As one of the top family law litigators in the country, I know the downside of the traditional litigation process. For many years as a top divorce attorney I watched thousands of clients spend huge sums of money and time fighting through the adversarial process only to end up with even more fractured lives. I am happy to say that the days where most couples need to spend a small fortune litigating their divorce with attorneys in court are long over. There are now many options that can make the process simpler, faster and infinitely less expensive but still provide you with the guidance and assistance to help you reach those necessary agreements so that you can finalize your divorce and move forward with your lives. Divorce mediation is at the forefront of those alternatives and is becoming a more popular and attractive option for many. More and more couples are turning to mediation to help them work through the issues of their divorce rather than lawyering up and following the traditional litigation route.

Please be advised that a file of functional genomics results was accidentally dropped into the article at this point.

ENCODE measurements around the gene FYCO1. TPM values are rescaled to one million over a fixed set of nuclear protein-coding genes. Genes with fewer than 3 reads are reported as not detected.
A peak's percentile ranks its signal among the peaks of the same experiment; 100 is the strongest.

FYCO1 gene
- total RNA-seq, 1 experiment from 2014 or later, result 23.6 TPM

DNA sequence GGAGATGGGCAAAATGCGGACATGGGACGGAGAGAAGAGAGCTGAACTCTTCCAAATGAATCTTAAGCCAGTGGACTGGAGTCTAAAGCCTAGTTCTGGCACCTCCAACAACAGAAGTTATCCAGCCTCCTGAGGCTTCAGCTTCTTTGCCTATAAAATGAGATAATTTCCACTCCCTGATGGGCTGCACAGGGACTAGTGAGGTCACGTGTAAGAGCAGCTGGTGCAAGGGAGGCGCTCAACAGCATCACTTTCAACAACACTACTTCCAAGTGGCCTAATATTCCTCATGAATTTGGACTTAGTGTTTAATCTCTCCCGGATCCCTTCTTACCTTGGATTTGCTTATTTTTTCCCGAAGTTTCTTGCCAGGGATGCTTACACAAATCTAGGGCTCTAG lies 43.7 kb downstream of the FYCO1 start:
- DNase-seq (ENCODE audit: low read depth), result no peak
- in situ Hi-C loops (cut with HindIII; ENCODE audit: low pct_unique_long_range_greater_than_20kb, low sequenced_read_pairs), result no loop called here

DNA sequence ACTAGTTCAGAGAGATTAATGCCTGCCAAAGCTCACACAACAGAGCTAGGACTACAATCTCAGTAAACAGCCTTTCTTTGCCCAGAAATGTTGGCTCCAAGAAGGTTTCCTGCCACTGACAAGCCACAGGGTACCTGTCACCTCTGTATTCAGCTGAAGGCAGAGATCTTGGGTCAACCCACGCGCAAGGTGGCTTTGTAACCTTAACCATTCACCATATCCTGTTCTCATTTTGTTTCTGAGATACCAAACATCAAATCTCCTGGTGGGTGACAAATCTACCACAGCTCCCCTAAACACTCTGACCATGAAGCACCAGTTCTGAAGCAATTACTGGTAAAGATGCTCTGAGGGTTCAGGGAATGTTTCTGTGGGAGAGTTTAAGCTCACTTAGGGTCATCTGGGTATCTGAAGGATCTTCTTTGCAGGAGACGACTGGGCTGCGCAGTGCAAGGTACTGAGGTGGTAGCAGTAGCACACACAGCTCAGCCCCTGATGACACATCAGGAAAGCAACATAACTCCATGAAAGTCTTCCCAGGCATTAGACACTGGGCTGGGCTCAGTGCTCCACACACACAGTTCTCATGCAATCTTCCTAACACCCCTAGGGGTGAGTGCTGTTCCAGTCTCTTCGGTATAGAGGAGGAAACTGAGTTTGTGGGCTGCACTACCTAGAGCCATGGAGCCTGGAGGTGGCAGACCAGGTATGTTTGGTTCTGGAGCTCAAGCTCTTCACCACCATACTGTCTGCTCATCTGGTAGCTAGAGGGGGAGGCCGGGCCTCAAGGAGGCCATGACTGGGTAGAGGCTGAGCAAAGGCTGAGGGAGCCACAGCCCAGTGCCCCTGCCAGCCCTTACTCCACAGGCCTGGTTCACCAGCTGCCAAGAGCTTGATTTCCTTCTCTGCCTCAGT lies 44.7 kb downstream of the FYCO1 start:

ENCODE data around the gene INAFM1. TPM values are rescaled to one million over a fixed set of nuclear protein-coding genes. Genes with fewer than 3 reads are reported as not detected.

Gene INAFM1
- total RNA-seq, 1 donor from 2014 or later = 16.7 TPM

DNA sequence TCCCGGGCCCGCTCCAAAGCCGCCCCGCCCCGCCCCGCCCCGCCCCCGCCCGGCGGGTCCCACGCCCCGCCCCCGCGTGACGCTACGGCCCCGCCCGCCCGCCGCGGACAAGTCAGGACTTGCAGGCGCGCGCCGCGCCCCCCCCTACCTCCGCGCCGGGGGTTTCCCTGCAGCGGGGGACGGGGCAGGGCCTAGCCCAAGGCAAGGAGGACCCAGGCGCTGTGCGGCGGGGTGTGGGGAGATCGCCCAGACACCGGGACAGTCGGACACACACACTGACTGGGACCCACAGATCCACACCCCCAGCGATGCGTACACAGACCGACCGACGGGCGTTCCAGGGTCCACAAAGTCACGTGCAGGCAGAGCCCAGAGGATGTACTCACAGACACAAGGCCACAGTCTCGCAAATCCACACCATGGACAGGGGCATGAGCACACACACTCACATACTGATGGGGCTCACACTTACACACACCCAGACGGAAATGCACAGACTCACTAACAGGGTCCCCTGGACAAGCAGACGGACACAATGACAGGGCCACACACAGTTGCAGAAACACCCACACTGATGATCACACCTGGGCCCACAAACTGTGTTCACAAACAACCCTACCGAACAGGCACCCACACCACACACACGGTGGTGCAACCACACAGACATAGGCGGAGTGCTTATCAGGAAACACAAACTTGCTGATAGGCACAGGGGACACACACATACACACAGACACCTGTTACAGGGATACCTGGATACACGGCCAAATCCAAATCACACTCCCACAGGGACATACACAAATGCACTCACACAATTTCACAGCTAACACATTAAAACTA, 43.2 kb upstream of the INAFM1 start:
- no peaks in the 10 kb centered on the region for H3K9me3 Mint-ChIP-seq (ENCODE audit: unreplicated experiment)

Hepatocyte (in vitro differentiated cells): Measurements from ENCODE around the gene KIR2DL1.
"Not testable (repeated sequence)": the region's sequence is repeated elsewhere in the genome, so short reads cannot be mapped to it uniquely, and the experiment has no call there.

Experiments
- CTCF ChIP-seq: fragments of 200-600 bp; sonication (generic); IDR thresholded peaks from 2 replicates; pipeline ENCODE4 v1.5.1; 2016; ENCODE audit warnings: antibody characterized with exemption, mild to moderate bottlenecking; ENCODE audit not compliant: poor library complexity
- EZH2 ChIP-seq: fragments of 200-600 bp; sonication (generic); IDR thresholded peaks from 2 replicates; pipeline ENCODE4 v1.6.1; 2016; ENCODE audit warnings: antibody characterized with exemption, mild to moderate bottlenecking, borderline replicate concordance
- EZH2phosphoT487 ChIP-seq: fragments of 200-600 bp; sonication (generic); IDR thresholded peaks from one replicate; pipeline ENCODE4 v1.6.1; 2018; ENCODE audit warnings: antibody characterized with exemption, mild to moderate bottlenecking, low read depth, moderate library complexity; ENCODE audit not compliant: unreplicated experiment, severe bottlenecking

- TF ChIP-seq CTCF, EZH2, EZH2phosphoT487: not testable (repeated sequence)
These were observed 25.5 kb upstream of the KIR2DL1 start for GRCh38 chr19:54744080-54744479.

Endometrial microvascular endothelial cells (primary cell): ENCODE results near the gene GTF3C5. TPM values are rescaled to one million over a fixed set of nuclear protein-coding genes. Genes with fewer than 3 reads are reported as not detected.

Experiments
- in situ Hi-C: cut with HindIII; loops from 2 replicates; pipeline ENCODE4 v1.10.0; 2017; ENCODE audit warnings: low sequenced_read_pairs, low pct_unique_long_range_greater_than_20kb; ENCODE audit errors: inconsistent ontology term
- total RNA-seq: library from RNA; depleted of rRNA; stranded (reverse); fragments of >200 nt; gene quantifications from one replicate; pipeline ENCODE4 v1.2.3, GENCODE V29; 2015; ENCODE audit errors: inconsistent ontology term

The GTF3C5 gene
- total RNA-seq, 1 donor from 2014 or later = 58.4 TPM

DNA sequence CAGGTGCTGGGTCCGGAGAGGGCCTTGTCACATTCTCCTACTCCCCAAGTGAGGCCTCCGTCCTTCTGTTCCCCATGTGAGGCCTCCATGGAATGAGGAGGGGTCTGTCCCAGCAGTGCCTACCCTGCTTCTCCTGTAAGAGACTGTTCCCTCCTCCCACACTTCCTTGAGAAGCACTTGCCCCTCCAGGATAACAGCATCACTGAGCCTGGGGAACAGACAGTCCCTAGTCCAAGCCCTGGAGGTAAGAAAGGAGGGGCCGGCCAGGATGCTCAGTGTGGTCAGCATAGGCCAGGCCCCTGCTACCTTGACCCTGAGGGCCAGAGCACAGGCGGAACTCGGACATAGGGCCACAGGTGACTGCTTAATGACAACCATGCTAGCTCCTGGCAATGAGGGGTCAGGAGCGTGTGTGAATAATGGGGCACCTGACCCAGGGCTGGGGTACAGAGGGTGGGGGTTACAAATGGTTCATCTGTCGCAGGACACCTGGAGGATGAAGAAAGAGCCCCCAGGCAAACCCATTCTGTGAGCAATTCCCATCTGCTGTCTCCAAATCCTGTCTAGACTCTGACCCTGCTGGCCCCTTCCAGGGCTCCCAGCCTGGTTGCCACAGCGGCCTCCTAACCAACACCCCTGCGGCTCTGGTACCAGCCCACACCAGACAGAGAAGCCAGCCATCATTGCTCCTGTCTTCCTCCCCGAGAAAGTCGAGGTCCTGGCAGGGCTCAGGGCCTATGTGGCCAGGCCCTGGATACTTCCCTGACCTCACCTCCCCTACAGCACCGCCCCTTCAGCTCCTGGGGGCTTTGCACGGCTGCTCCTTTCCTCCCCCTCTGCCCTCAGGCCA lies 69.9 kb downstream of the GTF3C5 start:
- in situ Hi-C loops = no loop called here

To take the mediation experience to the next level, fellow top family law attorney Rebecca Zung and I have founded Breaking Free Mediation, the first mediation centers in the country to offer a mindfulness track to assist our clients in managing the difficult emotions that often accompany divorce. With mindful mediation, clients are given tools that help them to calm the anger, fear and other negative emotions that so often arise during the process so that they can think clearly and make reasoned decisions. After all, the decisions made, and the agreements reached during divorce will often have significant and long-lasting effects on your your lives. Doesn’t it make sense to make those decisions with a clear head and calm emotions?
So what exactly is mediation? Good question and a great place to start. Mediation is an informal and voluntary process where couples work with a neutral mediator or mediators to work together to determine how to best restructure their lives and family. The key here is that the mediator, while they often are an attorney as I am, is acting as a supportive neutral professional there to assist you both equally as you work through the process. Importantly, unlike in a court room where a judge will make the decisions about who gets what, pays what and how you will co-parent your children, in mediation, the couple themselves make all the decisions and agreements.